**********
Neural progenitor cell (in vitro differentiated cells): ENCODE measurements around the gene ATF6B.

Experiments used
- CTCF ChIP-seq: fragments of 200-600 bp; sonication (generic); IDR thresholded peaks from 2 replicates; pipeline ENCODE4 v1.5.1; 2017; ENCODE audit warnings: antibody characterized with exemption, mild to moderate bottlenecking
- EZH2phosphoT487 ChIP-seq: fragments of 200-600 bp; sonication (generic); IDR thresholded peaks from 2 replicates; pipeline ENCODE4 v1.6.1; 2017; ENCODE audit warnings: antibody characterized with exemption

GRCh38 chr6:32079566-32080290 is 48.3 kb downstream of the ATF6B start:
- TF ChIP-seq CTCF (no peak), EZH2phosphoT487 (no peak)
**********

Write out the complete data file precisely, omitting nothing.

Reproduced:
Neural progenitor cell (in vitro differentiated cells): ENCODE measurements around the gene ATF6B.

Experiments used
- CTCF ChIP-seq: fragments of 200-600 bp; sonication (generic); IDR thresholded peaks from 2 replicates; pipeline ENCODE4 v1.5.1; 2017; ENCODE audit warnings: antibody characterized with exemption, mild to moderate bottlenecking
- EZH2phosphoT487 ChIP-seq: fragments of 200-600 bp; sonication (generic); IDR thresholded peaks from 2 replicates; pipeline ENCODE4 v1.6.1; 2017; ENCODE audit warnings: antibody characterized with exemption

GRCh38 chr6:32079566-32080290 is 48.3 kb downstream of the ATF6B start:
- TF ChIP-seq CTCF (no peak), EZH2phosphoT487 (no peak)